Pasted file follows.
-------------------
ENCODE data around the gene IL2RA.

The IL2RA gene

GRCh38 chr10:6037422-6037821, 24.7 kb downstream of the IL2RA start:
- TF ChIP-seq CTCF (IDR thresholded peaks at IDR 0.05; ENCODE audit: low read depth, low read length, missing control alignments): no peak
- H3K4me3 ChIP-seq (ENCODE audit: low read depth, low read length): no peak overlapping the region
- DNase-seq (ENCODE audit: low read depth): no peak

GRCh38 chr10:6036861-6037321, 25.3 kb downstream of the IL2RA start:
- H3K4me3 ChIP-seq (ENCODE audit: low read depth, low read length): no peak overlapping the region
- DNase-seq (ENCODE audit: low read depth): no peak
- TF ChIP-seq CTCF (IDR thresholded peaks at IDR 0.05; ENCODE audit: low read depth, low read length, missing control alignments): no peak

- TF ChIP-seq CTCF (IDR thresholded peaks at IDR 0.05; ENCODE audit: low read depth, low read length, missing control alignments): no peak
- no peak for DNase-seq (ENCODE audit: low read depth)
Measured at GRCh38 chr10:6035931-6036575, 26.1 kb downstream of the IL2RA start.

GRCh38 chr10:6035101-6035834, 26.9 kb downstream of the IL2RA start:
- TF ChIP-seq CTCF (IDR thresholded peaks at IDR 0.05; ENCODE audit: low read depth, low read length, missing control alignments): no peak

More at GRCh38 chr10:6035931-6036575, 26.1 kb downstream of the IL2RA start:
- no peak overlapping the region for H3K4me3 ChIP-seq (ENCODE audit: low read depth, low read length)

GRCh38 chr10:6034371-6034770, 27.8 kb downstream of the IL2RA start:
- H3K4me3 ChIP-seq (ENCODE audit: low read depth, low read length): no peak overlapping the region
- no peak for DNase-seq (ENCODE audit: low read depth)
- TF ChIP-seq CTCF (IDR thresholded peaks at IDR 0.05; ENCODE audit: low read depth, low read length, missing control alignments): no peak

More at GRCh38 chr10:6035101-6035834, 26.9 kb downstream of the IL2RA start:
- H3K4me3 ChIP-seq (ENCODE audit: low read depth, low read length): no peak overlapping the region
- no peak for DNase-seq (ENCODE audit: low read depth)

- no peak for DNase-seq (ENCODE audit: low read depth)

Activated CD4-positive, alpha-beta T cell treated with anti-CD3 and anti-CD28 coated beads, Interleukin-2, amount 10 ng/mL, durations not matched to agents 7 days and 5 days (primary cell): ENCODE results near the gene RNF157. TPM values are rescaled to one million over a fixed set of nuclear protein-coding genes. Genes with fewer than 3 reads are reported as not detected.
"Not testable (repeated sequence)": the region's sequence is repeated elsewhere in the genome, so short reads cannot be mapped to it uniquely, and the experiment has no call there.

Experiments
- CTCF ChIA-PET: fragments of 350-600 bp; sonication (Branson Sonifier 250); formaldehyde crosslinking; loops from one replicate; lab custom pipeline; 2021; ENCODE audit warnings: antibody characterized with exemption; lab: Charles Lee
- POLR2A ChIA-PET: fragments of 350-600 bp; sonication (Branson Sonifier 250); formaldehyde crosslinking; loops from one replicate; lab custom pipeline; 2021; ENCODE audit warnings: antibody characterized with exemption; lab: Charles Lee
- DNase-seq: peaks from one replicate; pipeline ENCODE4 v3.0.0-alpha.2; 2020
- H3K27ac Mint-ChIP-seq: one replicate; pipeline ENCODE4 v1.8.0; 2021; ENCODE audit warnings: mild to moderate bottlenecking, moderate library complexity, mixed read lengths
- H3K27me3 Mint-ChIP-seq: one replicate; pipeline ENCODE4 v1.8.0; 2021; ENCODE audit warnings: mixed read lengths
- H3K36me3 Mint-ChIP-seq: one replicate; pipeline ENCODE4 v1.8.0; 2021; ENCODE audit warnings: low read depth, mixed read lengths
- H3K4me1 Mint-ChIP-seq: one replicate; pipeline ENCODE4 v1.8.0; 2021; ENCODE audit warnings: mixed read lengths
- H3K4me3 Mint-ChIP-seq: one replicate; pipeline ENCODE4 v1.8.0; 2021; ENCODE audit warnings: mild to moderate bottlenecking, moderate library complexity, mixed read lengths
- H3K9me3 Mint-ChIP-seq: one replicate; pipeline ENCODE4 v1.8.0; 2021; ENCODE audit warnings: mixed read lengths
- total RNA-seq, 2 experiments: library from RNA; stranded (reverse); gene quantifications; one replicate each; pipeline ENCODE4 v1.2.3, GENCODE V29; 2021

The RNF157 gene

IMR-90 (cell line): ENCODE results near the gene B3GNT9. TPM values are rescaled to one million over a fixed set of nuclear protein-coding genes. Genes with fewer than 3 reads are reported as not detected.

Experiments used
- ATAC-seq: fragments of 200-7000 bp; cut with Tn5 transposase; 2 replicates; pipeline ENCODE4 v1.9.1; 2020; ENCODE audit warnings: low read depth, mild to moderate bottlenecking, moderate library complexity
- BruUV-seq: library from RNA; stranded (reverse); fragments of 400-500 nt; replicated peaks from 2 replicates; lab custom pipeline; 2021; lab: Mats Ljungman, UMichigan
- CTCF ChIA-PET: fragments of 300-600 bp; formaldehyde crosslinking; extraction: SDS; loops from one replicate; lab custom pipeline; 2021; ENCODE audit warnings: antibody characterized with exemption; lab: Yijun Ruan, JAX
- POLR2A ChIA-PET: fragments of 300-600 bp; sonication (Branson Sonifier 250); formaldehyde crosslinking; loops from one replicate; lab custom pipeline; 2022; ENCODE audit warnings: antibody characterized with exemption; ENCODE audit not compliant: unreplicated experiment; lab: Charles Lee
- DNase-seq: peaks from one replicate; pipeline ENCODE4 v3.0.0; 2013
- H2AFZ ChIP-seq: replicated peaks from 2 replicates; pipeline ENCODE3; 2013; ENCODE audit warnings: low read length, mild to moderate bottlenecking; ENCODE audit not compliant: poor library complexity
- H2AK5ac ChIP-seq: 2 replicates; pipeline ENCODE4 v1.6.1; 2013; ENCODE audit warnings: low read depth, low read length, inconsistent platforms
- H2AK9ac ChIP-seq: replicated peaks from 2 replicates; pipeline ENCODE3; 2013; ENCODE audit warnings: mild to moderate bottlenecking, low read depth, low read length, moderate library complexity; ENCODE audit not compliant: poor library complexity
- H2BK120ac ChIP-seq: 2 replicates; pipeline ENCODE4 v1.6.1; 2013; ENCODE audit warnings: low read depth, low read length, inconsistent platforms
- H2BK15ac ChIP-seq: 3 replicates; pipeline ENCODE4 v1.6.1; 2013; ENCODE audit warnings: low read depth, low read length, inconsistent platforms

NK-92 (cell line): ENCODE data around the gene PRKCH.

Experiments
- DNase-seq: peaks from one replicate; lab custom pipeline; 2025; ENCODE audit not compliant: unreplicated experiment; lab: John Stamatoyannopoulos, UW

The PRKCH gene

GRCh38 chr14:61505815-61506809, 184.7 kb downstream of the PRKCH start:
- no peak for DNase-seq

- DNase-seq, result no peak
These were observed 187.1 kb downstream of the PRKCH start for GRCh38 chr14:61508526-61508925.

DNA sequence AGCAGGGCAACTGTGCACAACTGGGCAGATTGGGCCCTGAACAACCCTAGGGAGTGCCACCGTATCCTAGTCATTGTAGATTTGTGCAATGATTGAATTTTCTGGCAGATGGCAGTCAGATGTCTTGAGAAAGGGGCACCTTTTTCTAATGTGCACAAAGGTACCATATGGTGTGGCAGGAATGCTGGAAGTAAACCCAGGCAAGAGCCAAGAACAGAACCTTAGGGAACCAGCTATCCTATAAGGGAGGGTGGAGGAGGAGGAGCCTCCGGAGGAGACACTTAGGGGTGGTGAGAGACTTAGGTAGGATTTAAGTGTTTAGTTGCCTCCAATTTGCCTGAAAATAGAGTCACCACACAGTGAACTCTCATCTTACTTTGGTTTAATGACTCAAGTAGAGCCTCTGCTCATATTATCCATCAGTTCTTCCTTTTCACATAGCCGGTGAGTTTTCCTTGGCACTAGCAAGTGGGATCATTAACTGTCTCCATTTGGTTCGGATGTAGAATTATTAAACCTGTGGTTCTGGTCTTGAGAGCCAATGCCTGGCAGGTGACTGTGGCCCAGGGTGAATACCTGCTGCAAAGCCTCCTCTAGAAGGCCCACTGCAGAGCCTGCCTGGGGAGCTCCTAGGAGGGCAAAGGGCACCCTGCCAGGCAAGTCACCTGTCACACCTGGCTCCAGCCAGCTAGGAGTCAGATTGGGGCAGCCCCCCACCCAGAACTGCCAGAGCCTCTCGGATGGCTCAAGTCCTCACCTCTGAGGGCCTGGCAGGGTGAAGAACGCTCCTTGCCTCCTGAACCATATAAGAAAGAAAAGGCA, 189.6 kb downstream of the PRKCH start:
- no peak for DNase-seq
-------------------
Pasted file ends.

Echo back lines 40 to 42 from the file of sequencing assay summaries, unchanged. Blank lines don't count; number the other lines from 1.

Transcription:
IMR-90 (cell line): ENCODE results near the gene B3GNT9. TPM values are rescaled to one million over a fixed set of nuclear protein-coding genes. Genes with fewer than 3 reads are reported as not detected.

Experiments used
- ATAC-seq: fragments of 200-7000 bp; cut with Tn5 transposase; 2 replicates; pipeline ENCODE4 v1.9.1; 2020; ENCODE audit warnings: low read depth, mild to moderate bottlenecking, moderate library complexity